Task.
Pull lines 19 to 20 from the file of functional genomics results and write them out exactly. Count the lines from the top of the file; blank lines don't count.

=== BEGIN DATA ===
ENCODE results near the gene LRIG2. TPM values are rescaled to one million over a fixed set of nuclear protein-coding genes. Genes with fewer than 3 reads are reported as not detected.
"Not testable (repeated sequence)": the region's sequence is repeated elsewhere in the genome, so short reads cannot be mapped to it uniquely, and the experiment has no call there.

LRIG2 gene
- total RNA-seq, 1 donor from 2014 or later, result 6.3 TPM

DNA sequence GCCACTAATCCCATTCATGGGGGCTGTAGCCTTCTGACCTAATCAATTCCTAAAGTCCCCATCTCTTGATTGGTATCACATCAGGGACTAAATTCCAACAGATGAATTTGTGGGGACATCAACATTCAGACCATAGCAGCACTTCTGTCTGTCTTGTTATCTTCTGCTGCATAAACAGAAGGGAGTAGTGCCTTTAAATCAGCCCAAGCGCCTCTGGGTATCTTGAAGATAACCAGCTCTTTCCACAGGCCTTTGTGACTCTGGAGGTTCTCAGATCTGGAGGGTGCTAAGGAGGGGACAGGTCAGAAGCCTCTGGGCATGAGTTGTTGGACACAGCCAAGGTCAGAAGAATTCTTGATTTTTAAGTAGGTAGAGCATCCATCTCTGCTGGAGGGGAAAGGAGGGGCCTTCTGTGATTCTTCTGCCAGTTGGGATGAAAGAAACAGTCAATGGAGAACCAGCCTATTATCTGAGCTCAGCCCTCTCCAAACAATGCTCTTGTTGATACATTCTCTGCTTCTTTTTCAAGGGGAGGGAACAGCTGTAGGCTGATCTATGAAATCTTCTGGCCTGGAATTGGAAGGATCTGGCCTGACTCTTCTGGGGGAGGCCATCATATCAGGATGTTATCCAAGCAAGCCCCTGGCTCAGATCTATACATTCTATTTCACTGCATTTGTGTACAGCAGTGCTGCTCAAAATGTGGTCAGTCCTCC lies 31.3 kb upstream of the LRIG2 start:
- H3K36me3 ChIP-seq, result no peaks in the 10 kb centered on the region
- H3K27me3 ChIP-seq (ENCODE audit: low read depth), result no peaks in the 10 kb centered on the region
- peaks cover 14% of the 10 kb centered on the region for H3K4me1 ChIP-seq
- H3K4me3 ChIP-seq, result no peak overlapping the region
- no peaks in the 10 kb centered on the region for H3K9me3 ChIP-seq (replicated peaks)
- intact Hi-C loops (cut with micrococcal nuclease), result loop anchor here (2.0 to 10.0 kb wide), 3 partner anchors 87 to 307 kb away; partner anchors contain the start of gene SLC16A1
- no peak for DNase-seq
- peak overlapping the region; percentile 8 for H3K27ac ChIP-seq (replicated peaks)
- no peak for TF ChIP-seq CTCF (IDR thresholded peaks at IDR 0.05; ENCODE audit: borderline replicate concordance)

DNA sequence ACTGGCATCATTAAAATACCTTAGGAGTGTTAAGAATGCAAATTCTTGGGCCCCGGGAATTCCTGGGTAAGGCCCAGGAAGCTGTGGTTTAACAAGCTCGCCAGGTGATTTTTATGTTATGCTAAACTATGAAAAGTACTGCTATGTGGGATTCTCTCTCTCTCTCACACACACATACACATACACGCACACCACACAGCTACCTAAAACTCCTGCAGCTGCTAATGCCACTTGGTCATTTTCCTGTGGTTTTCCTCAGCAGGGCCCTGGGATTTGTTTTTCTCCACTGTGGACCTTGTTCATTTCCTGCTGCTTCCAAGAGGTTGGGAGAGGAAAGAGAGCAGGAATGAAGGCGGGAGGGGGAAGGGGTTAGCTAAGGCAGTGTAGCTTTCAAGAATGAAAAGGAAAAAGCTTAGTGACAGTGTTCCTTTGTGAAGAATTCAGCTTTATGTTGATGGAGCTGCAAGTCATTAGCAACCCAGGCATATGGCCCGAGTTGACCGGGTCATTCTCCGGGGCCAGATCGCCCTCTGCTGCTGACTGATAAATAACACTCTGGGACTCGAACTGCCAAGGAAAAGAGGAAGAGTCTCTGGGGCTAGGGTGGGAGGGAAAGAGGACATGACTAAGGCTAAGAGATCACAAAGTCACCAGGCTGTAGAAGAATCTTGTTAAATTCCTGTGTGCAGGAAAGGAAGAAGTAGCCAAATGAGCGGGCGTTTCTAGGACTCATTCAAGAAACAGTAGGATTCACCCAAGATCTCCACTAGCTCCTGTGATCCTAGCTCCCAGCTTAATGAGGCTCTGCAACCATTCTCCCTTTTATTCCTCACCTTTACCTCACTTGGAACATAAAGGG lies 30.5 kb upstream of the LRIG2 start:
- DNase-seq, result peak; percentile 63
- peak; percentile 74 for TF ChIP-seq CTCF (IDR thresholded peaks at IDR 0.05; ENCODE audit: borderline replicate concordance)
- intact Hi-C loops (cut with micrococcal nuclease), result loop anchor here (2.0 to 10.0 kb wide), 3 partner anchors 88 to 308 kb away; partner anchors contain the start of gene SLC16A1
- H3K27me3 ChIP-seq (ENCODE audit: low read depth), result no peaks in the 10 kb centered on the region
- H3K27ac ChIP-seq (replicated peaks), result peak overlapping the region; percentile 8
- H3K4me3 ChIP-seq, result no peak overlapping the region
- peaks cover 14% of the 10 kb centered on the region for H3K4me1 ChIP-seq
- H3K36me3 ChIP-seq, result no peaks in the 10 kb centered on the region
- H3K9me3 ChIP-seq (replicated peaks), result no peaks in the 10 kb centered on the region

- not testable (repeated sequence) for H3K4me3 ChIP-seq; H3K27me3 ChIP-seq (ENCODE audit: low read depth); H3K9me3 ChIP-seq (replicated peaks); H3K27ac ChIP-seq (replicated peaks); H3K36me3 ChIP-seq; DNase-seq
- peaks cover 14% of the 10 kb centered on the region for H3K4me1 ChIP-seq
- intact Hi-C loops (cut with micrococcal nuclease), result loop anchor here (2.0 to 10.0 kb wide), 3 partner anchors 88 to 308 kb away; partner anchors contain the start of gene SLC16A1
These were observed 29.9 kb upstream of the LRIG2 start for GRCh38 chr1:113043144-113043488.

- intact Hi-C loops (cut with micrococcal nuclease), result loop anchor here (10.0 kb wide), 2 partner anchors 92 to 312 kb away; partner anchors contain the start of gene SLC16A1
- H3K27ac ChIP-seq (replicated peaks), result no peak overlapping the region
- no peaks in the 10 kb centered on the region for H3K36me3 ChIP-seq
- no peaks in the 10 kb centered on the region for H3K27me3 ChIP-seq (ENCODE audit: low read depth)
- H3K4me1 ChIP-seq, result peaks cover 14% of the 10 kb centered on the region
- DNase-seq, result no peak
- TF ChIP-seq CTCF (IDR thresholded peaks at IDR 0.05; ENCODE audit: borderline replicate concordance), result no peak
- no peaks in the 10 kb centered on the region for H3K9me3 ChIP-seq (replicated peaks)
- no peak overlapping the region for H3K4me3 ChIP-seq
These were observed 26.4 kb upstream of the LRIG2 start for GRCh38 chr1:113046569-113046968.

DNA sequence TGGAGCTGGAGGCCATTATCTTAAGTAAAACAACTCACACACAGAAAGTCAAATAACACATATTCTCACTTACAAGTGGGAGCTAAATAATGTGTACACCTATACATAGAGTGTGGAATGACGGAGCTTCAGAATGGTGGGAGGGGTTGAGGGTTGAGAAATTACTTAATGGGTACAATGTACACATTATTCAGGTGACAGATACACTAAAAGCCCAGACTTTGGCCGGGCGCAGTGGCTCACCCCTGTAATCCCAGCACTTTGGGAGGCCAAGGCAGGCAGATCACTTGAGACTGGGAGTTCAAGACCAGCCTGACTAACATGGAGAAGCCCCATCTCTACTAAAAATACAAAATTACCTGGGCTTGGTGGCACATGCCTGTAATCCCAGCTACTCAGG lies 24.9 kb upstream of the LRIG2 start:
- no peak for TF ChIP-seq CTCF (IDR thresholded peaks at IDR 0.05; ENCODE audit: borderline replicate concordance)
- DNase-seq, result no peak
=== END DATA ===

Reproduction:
- H3K27me3 ChIP-seq (ENCODE audit: low read depth), result no peaks in the 10 kb centered on the region
- H3K27ac ChIP-seq (replicated peaks), result peak overlapping the region; percentile 8